Python’s team of writers - Graham Chapman, John Cleese, Terry Gilliam, Eric Idle, Terry Jones and Michael Palin – all gave exclusive performance rights to producer Remy Renoux for the “anarchic Gallic” take on their classic comedy sketches. Over the past two years, Monty Python's Flying Circus has toured extensively in France.
The original television series ran from 1969 to 1974, with the best sketches grouped together into a feature-length programme, And Now for Something Completely Different. The stage show – which is performed in French with English surtitles - features many of Python’s best-loved sketches, including “The Lumberjack Song”, “The Dead Parrot”, “Sit on My Face” and “The Incontinent Olympics”, in a cabaret-style evening.
In celebration of the stage version, Riverside Studios is hosting a complementary Monty Python season, which includes a special Q&A with former Python Michael Palin on 8 February and screenings of Monty Python’s Life of Brian, Monty Python’s The Meaning of Life and Monty Python and the Holy Grail, amongst others.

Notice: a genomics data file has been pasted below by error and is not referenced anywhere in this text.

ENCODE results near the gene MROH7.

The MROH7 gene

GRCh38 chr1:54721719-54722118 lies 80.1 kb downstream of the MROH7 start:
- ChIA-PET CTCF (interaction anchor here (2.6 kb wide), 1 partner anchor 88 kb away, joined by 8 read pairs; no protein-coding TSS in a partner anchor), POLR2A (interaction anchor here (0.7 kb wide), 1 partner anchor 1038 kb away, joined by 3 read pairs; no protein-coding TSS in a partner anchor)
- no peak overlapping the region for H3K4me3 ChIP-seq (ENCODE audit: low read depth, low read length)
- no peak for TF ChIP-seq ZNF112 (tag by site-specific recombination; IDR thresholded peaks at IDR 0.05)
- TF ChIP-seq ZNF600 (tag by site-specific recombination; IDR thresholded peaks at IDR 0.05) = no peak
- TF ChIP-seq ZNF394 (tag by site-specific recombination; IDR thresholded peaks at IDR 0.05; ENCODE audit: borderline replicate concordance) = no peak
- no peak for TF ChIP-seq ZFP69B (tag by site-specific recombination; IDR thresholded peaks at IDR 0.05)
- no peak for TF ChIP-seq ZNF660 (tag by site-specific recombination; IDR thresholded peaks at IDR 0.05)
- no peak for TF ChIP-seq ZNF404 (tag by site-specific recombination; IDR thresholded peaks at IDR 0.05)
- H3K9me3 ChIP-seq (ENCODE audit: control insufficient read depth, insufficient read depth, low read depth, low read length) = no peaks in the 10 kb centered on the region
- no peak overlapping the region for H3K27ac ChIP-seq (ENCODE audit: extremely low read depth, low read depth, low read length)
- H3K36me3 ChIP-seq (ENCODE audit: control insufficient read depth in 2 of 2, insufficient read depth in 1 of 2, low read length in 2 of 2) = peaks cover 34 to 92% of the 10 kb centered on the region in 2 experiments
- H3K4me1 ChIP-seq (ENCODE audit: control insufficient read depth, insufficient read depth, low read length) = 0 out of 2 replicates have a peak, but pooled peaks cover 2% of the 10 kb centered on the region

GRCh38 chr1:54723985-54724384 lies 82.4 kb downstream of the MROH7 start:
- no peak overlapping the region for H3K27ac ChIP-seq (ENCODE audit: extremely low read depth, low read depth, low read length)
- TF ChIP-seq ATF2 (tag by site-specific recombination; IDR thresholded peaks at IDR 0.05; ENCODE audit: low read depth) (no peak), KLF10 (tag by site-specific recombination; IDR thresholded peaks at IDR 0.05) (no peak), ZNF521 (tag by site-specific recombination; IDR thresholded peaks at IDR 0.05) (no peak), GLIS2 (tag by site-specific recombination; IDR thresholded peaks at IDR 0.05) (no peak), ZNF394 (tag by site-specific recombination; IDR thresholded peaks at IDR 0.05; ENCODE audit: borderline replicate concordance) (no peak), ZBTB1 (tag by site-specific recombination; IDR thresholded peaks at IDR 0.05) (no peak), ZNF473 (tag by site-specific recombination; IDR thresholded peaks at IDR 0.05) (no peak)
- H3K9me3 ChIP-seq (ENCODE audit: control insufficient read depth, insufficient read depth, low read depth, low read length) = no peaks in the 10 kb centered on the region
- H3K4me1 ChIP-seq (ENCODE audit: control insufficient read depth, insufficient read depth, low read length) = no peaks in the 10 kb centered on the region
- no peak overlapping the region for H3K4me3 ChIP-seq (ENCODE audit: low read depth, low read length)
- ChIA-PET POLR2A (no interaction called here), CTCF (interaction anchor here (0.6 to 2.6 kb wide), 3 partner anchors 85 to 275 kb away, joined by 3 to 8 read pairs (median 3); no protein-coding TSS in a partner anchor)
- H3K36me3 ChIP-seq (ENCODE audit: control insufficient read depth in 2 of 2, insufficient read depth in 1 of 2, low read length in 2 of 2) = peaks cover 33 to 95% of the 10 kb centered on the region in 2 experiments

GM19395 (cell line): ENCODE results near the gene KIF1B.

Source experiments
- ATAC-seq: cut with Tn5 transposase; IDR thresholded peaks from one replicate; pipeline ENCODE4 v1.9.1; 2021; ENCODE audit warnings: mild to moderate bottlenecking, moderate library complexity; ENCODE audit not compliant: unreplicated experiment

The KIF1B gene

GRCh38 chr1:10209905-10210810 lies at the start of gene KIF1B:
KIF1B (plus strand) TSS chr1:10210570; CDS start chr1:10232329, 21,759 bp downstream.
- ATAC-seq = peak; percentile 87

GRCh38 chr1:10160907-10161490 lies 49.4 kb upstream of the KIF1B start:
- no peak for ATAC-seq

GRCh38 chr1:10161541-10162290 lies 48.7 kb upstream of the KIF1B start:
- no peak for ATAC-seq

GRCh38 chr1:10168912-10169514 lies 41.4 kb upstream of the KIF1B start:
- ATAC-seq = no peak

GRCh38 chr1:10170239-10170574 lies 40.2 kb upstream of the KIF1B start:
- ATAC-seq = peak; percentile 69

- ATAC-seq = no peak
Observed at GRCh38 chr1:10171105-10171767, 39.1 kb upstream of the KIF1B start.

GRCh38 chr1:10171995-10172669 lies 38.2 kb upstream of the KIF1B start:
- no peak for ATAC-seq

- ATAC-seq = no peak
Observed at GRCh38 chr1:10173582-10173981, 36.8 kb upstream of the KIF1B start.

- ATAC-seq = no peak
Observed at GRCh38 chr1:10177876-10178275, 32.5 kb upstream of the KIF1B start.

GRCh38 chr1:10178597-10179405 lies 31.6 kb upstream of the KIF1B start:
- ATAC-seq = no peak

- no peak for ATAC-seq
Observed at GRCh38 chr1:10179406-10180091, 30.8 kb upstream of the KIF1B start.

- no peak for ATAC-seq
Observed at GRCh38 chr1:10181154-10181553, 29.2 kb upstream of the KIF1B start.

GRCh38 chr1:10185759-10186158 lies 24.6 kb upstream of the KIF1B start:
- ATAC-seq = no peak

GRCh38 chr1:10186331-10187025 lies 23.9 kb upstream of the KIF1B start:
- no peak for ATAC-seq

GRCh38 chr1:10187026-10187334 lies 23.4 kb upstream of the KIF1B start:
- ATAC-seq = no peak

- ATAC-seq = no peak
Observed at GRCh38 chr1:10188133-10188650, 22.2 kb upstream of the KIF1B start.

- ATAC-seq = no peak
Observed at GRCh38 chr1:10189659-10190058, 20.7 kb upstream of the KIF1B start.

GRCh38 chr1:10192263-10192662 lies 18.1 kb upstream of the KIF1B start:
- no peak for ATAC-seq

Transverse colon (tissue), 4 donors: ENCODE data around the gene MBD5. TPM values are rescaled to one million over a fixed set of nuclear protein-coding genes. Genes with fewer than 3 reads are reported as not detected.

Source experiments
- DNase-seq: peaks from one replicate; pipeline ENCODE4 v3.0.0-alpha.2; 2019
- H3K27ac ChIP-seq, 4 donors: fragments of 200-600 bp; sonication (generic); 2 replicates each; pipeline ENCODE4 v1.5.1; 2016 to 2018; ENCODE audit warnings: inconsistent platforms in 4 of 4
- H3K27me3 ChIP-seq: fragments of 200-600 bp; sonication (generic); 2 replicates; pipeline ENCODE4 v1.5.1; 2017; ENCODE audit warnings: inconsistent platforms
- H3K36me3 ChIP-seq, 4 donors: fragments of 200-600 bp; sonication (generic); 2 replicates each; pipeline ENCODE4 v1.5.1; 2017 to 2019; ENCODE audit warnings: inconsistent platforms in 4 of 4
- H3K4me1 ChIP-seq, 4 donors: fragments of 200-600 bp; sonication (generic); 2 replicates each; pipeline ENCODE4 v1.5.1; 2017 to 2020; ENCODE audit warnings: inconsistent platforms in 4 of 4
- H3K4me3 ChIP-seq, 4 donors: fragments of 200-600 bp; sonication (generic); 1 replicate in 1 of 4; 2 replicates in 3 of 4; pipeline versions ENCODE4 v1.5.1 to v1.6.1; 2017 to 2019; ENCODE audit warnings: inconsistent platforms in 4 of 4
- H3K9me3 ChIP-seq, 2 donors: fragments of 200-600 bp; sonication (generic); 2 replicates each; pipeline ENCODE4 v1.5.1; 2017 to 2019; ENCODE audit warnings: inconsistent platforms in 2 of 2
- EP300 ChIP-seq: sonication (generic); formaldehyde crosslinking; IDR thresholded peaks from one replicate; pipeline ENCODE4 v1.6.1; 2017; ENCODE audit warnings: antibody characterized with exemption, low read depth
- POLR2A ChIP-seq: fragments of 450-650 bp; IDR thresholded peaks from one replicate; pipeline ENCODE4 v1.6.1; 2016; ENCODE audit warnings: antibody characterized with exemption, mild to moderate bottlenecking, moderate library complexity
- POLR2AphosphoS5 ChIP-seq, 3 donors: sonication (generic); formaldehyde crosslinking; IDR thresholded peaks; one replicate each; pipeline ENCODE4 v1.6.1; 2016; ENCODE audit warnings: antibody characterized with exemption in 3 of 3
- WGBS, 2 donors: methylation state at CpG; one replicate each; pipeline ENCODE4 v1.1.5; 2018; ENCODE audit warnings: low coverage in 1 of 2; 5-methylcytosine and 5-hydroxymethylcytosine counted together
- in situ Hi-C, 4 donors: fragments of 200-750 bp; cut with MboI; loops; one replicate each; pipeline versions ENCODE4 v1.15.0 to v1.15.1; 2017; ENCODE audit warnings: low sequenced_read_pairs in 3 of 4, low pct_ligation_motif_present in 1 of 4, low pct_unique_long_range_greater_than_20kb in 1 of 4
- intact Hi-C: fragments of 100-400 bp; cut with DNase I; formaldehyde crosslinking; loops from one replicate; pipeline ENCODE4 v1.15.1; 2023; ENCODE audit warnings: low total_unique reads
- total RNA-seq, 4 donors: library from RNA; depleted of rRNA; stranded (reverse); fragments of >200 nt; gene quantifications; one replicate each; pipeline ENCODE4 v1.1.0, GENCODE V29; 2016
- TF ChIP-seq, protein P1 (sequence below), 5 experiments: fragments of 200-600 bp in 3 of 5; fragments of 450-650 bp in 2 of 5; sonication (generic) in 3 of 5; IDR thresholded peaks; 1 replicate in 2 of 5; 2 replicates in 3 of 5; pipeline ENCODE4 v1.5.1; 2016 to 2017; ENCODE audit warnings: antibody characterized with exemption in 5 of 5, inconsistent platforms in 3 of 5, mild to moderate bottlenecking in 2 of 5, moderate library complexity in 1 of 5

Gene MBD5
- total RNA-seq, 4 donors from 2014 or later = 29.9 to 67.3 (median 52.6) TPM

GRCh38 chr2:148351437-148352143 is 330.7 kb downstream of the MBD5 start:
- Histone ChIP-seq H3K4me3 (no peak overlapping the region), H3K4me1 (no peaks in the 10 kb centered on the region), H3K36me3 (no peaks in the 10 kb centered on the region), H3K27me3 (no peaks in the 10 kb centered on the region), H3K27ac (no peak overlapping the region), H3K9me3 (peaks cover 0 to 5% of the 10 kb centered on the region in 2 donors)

The Holy Grail, released in 1975, has also inspired a new stage adaptation, a musical written by former Python Eric Idle. Spamalot - which opened in Chicago last month and will open on Broadway on 17 March 2005 – is tipped for a future West End transfer (See The Goss, 20 Jul 2004). The US premiere production stars Briton Tim Curry as well as David Hyde Pierce (from TV’s Frasier) and Hank Azaria (Whatsonstage.com Award-nominated last year for his West End debut in Sexual Perversity in Chicago).
- by Caroline Ansdell & Terri Paddock